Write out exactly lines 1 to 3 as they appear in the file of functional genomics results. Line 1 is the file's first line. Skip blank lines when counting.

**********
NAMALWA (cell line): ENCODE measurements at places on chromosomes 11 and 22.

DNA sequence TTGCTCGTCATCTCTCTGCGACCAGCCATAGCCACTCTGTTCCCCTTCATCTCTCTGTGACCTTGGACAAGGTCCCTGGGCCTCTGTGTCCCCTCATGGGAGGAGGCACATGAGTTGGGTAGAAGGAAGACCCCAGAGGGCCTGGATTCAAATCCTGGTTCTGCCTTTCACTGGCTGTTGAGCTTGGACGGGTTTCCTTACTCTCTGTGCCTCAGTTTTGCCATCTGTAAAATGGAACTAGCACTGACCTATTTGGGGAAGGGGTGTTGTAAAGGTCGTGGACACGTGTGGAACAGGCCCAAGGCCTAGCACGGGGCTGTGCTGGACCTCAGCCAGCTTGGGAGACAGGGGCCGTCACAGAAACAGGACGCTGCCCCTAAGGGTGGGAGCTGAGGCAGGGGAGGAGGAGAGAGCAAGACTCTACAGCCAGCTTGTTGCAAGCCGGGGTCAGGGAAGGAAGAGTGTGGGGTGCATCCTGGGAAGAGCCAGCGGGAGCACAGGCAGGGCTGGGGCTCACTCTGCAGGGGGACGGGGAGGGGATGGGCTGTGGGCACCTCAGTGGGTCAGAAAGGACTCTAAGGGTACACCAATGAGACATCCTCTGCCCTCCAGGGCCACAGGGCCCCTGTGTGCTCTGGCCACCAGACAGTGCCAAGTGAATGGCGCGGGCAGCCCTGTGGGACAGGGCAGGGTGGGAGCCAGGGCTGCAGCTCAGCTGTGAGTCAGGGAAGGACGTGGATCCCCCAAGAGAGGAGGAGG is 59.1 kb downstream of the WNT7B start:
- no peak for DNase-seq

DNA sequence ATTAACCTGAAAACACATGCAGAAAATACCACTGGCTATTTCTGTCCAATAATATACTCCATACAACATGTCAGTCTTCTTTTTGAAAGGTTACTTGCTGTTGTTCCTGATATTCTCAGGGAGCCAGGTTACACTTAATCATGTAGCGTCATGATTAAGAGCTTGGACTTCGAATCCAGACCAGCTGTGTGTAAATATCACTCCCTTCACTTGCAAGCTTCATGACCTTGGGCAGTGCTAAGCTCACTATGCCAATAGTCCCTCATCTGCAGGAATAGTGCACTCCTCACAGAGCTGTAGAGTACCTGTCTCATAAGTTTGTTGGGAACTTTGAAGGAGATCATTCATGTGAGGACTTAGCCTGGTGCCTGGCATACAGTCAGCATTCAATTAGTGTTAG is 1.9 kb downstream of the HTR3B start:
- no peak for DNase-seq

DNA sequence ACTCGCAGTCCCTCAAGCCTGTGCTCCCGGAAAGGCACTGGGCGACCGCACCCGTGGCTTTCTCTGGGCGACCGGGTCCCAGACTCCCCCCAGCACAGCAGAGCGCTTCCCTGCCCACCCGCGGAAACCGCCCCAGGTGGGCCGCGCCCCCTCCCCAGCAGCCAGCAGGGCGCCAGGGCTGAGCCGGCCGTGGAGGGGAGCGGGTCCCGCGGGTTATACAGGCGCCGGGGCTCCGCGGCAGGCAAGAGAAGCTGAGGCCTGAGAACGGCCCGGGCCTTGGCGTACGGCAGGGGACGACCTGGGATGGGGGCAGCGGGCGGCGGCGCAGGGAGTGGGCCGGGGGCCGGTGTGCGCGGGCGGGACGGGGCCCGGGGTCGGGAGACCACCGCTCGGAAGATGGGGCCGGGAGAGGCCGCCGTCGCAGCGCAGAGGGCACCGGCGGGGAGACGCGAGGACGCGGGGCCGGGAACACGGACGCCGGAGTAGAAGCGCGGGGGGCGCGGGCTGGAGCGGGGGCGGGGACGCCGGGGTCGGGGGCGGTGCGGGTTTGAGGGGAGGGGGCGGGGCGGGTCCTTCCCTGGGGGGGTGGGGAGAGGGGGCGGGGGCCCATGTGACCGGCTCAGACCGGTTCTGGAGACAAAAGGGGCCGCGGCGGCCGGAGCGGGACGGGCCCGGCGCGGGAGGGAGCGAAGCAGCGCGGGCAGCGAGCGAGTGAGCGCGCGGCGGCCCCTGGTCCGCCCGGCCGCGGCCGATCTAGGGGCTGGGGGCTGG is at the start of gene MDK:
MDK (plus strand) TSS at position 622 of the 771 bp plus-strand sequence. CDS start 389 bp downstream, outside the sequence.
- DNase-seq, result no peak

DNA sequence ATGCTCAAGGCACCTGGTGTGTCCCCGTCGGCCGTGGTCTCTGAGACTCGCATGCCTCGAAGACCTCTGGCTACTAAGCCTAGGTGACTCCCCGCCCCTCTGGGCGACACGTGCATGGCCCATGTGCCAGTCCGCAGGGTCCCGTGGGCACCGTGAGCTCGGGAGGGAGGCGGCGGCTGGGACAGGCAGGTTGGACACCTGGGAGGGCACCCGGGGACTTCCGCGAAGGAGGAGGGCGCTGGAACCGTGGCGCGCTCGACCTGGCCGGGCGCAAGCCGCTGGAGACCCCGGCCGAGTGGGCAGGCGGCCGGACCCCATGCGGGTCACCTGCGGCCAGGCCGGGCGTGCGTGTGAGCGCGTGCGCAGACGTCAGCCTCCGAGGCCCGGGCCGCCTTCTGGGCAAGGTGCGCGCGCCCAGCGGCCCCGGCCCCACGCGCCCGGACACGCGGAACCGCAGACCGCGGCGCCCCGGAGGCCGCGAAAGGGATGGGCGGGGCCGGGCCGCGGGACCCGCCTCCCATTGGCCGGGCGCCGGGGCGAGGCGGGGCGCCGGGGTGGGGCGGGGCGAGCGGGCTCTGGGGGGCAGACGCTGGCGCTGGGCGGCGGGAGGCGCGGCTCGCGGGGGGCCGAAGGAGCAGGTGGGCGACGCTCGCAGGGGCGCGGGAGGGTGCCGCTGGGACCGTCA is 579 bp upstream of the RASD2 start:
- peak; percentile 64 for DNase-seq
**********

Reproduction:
NAMALWA (cell line): ENCODE measurements at places on chromosomes 11 and 22.

DNA sequence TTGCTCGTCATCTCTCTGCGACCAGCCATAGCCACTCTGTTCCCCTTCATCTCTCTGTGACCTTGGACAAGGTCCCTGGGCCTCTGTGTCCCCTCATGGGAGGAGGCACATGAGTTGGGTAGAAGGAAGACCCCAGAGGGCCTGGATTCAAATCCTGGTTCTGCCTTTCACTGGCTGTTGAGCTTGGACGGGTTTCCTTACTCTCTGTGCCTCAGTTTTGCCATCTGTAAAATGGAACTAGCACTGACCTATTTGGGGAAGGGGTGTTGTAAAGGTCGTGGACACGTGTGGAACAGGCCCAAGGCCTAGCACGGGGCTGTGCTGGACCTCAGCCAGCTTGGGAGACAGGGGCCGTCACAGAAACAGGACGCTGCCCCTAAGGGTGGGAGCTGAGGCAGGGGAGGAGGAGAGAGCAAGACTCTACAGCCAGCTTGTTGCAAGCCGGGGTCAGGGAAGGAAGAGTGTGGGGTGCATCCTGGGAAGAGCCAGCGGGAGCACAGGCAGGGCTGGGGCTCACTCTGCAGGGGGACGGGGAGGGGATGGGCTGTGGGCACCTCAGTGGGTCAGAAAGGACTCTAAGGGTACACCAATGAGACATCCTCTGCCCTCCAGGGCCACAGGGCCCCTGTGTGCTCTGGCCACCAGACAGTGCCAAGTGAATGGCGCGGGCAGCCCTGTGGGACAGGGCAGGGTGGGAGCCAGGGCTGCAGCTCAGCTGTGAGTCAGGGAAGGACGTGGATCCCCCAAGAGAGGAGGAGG is 59.1 kb downstream of the WNT7B start:
- no peak for DNase-seq